# Are there ionic solids that conduct electricity?

We are taught in school that ionic substances don't conduct electricity, and when they do, it is either because they are in a molten state or because they are in solution. I understand these concepts.

Are there any exceptions? By exceptions, I am looking for ionic compounds that may not conduct electricity well, but they conduct electricity better in comparison to other ionic compounds. Additionally, what makes such a compound a better conductor of electricity?

• Mentioning that you are looking for ionic substances that conduct electricty in 'their solid state' would make the question more clear. The standalone statement that ionic substances don't conduct electricity is false as (like you mentioned) their molten state (which still is the same substance) conducts electricity. – Aumkaar Pranav Mar 23 '20 at 11:04
• Does not fit perfectly into your question but you can have molecules and macromolecules whose ions - often present in pending groups - have mobility, or at least leads to electrons / hole with mobility. Example of the first case is PEDOT, examples of the second kind are the Os of OLEDs. – Alchimista Mar 23 '20 at 11:51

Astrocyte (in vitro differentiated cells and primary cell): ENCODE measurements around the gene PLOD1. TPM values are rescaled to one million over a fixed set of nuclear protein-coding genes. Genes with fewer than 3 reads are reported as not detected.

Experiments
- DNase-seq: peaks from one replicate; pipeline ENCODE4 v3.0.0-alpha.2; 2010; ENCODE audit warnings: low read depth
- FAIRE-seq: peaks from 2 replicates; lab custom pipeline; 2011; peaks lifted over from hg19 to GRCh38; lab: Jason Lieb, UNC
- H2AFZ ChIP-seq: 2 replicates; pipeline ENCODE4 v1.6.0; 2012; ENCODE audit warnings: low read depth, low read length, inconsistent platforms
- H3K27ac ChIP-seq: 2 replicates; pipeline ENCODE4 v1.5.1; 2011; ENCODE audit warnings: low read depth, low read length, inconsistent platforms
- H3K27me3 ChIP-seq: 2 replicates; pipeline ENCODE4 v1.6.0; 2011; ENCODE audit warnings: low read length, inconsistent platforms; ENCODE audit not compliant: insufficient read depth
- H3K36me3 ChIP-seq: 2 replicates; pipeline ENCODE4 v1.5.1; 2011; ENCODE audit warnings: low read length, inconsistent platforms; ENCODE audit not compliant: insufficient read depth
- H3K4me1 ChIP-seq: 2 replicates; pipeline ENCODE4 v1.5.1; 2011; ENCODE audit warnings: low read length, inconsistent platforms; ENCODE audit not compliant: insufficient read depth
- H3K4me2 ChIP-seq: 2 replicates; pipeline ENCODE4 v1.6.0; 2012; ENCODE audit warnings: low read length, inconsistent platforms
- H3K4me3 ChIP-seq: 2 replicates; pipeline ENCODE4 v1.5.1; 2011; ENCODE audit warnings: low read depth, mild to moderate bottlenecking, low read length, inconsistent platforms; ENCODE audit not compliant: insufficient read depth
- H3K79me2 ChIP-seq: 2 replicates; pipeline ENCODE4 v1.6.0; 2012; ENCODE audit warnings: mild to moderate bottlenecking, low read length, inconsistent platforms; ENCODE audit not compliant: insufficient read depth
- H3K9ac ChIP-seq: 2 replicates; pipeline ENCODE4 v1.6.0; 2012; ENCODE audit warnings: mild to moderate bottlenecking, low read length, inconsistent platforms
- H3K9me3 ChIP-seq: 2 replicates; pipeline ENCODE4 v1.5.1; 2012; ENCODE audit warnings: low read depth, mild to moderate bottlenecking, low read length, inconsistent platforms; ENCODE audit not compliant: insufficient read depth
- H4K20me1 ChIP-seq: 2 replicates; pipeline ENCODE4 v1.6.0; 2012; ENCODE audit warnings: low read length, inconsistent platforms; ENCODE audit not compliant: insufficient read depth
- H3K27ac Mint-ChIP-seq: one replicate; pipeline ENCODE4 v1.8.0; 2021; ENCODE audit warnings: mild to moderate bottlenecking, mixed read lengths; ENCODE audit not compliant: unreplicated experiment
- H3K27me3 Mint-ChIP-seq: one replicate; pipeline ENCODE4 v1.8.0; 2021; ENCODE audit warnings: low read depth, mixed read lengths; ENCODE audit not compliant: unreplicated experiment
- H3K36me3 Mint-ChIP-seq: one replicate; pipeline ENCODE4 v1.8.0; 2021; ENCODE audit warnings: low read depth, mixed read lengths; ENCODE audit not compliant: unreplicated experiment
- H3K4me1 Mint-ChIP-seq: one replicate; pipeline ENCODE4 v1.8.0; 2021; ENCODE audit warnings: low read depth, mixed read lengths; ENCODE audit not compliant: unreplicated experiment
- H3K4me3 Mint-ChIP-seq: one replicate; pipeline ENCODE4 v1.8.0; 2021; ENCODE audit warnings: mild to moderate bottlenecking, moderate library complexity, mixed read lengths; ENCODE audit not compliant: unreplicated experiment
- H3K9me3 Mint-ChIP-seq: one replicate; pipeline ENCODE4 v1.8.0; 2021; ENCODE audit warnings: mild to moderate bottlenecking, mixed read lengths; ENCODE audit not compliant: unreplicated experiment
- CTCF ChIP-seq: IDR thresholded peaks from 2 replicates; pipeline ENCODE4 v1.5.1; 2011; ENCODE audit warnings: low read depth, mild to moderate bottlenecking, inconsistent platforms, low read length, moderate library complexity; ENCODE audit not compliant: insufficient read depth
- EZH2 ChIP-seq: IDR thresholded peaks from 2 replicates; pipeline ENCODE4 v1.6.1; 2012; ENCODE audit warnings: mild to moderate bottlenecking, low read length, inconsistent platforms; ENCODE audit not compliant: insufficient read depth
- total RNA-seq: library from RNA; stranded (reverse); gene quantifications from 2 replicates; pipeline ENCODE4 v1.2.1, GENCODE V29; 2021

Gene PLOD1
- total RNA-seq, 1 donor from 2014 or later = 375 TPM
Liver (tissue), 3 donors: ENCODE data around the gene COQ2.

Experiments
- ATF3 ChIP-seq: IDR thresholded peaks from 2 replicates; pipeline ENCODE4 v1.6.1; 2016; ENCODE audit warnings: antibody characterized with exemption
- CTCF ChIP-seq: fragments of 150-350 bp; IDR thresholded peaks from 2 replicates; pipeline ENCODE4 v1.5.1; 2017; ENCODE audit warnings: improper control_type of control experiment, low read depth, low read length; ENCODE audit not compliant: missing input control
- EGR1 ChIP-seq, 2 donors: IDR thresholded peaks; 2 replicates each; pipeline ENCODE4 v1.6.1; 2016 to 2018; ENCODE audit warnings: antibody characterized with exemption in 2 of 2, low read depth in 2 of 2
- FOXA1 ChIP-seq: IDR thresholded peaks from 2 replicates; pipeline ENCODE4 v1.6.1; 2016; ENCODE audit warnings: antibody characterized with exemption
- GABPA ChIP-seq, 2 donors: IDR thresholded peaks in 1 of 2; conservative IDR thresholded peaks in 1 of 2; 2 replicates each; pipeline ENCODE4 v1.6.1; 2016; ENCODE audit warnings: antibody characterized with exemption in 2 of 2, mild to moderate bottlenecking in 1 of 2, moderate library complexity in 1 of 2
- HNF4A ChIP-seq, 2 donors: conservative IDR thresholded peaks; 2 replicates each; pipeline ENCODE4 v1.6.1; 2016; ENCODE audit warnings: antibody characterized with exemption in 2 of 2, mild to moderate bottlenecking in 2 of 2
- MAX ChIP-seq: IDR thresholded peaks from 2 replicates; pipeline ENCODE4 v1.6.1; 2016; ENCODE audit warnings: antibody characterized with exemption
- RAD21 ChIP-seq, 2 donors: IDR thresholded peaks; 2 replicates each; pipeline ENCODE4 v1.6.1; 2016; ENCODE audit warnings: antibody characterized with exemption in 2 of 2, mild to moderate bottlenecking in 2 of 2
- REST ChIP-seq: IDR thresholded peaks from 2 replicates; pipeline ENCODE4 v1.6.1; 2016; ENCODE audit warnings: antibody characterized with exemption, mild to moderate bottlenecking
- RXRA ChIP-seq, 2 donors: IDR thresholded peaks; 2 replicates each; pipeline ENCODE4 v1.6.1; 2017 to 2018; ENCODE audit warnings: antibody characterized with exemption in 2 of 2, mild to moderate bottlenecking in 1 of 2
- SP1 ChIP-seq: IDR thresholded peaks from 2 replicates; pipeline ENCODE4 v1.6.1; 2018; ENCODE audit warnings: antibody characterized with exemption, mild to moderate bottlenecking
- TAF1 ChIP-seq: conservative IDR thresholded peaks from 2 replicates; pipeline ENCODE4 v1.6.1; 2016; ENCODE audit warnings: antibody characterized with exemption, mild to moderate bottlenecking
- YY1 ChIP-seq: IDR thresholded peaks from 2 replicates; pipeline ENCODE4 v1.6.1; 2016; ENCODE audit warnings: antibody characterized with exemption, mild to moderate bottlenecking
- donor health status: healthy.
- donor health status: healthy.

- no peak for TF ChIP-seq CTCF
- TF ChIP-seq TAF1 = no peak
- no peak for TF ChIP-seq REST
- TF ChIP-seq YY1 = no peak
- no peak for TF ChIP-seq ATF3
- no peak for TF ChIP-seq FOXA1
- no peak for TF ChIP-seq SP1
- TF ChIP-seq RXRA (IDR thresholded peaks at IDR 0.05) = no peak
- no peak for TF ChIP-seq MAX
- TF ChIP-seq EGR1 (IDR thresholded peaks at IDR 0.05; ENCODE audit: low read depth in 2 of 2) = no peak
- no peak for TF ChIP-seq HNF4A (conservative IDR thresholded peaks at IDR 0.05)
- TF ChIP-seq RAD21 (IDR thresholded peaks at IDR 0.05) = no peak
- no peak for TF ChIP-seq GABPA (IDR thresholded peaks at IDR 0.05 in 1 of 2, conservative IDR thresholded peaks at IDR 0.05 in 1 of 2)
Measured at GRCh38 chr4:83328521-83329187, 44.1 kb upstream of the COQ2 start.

• – Mithoron Mar 23 '20 at 20:22
• Yes there are - take a look at the second paragraph in the answer to chemistry.stackexchange.com/questions/67481/… – Ian Bush Mar 23 '20 at 21:04

Yes, there are.

Ionic conductivity greatly varies between compounds. For some of them is much higher then for others. They are called fast ion conductors, or superionic conductors.

Well known example is silver iodide. While it may be called a "salt", it's probably more covalent then ionic, that is, before it's heated to 146 °C, when its structure changes and Ag ions are "set loose" to conduct electricity. In result conductance rises a few thousand times.

If rubidium iodide is added to $$\ce{AgI}$$ we can get rubidium silver iodide which is even better, and is sometimes classified as one of "advanced" superionic conductors.

Many substances can be superionic in right circumstances, even water ice can, if temperature and pressure are high enough.

Yes.

Another example is VO2. Over 67 °C its crystal structure changes to rutile with a band gap of ~0.1 eV. Dopants of other substances can reduce the temperature at which it becomes a conductor.